The cornerstone of all rate policies, the rack rate is a representative indicator of the good or bad health of the hotel industry. In 2007, the rack rate boosted the return to growth already observed in 2006. Growth was 4.5% versus 2.8% for the previous year. With 6.0% progress, France is one of the motors behind this growth.IPACH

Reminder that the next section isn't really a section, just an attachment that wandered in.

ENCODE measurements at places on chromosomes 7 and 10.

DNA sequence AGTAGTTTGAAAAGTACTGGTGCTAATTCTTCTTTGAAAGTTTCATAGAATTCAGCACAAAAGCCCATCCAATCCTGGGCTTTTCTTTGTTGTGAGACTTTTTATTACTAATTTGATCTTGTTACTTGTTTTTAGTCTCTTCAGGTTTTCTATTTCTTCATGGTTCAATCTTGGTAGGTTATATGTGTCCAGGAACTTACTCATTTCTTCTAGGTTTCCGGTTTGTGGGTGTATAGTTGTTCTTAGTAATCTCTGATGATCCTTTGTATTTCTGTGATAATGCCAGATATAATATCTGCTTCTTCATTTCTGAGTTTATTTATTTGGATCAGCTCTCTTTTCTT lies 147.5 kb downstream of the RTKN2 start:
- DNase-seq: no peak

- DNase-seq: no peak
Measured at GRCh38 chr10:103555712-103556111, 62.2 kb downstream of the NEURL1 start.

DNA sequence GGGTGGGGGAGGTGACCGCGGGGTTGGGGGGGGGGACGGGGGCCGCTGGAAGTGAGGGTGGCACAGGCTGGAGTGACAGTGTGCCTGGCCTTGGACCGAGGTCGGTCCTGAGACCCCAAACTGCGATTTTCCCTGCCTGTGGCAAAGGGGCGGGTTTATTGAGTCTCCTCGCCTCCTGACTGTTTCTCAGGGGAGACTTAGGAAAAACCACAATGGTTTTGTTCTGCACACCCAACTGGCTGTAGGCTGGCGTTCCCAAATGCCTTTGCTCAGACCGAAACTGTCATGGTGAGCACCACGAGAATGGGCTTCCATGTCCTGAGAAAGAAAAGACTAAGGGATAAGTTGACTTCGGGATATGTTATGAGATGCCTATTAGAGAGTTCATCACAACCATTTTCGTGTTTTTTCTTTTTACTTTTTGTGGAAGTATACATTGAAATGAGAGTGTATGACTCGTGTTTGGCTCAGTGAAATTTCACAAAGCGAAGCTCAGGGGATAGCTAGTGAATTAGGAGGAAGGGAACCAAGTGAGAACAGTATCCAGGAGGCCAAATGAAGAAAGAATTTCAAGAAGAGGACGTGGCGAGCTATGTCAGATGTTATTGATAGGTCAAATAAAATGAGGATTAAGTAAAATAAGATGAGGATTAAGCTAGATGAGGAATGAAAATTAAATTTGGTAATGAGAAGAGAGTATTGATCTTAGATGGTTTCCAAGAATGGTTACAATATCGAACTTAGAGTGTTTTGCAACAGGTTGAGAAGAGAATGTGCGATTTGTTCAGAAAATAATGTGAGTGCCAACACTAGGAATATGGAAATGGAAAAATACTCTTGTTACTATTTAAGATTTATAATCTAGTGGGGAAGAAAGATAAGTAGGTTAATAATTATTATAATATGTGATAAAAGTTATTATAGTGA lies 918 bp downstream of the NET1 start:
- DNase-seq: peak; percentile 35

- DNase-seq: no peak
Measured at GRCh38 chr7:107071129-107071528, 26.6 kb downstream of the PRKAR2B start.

Benefiting from a climate that is propitious to rate growth, year after year Europe’s hotel industry adopts an increasingly ambitious rate policy. For the four most representative countries – Germany, Spain, France, United Kingdom – the rack rate of a single room at corporate operated hotels shows clear growth by 4.5%. Last year, the 25 countries in the European Union posted a 2.8% increase. 2007 boosted the recovery observed last year. After a phase of slackening off and then a drop in rack rates that reached its low-point in 2005 (-0.8%), an inverse trend seems to have begun. Occupancy at European properties continues to progress. And this high volume of activity in terms of both business and leisure segments allows hoteliers to adopt a pricing strategy with higher reference prices.Having run into difficulties caused by overcapacity in the past, Spain’s hotel business is back on the right track. While the drop was significant in 2005 with rack rates down by 1.9%, 2006 had entered a clear recovery (+3.8%). The phenomenon continues in 2007 with a significant acceleration by 3.9% and a rack rate for a single at 121.4 euros. The appeal of the two major cities Madrid and Barcelona, which hosted the America’s Cup like Valencia, encouraged significant growth in upscale hotel prices (+5.2%).This maneuvering margin is especially broad in France. This year rack rates reached an average of 113.1 euros for a single room. This 6.0% increase followed 4.0% growth in 2006. Considering the high volume of hotels for tight budgets, French hotels remain some of the most affordable in the European Union, contrary to some of the well-established clichés. Only the 4* category reports prices that are higher than those in neighboring European countries thanks to Paris’s luxury hotels.The growth rate of prices in the upscale category continues along a trajectory with high base rates (+4.0%). But it is no longer, like last year, the primary growth motor. The mid-scale segment is now in a leading position and posts growth by 7.9%. The occupancy rate at 3* hotels is gradually catching up to the national average. With an OR of 66.0% over the last twelve months, it is still behind the 69.2% reported by the French hotel industry overall but registers 2.7 points growth. This growth in occupancy associated with the increase of prices in the upper category offers 3* properties more latitude in terms of pricing. Another category that is doing well is the 2* category which is returning to a higher growth rate (+6.1%). The economy segment was relatively prudent in 2006 (+1.3%), but this year it is posting rates that are in line with an appeal that is constantly renewed. Supereconomy hotels remain constant in their growth with increases between 4 and 5%.The particularly favorable phase being experienced by hotels on the other side of the Channel for several years is confirming itself. The entire British hotel industry reports the highest occupancy (77.2% over the last twelve months) and the highest rack rates in Europe. In 2007, the rack rate for a single room was 177.1 euros. And this rack rate continues to appreciate in value by 4.3%, for a rate that is clearly higher than that of 2006 (+1.2%). Driven by the development of brands like Premier Travel Inn, Travelodge or Ibis, the economy segment participates actively in overall growth with a 5.4% increase. Upscale hotels post reference prices that are on the rise each year. In 2007, they grew by 5.1%.In Germany, the effect of the World Cup is clear. This world event made it possible for the German hotel industry to rise to another level. While the results of the previous year were boosted by the presence of the World Cup, no outstanding drop could be observed in 2007. The economy and mid-scale segments are down slightly by 0.6% and 0.4%. And with the recovery of economic growth confirmed, upscale hotels are largely taking advantage of the exposure to achieve a broader maneuvering margin for rates. With 4.2% growth of rack rates, this segment pulls global results up. The rack rate across all categories thus shows growth by 2.6% to 133.9 euros.Having run into difficulties caused by overcapacity in the past, Spain’s hotel business is back on the right track. While the drop was significant in 2005 with rack rates down by 1.9%, 2006 had entered a clear recovery (+3.8%). The phenomenon continues in 2007 with a significant acceleration by 3.9% and a rack rate for a single at 121.4 euros. The appeal of the two major cities Madrid and Barcelona, which hosted the America’s Cup like Valencia, encouraged significant growth in upscale hotel prices (+5.2%).
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